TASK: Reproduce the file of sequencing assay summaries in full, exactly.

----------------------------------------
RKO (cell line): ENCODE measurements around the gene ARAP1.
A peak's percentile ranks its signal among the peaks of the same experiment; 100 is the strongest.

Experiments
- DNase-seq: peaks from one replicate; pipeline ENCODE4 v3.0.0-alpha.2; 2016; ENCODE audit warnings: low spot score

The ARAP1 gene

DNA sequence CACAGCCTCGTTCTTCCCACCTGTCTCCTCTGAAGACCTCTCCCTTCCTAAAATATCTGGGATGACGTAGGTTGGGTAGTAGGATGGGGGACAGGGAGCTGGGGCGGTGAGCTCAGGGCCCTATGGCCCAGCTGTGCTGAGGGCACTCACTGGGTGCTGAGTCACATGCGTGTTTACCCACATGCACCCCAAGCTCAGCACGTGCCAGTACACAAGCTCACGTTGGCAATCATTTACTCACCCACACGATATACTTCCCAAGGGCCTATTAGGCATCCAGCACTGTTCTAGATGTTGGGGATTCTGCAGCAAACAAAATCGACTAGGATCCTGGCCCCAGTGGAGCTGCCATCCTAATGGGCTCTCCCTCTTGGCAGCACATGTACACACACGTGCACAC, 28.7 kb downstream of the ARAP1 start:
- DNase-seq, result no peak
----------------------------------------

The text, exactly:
RKO (cell line): ENCODE measurements around the gene ARAP1.
A peak's percentile ranks its signal among the peaks of the same experiment; 100 is the strongest.

Experiments
- DNase-seq: peaks from one replicate; pipeline ENCODE4 v3.0.0-alpha.2; 2016; ENCODE audit warnings: low spot score

The ARAP1 gene

DNA sequence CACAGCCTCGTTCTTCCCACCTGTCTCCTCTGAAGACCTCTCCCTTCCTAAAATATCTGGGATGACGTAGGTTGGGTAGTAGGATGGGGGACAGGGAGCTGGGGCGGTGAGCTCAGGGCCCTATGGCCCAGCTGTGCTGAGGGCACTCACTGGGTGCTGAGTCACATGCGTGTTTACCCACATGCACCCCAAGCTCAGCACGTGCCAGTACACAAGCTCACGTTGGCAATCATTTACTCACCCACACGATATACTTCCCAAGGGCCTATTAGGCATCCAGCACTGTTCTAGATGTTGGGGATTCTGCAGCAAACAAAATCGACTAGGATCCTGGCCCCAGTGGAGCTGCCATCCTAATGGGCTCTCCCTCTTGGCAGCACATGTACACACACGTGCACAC, 28.7 kb downstream of the ARAP1 start:
- DNase-seq, result no peak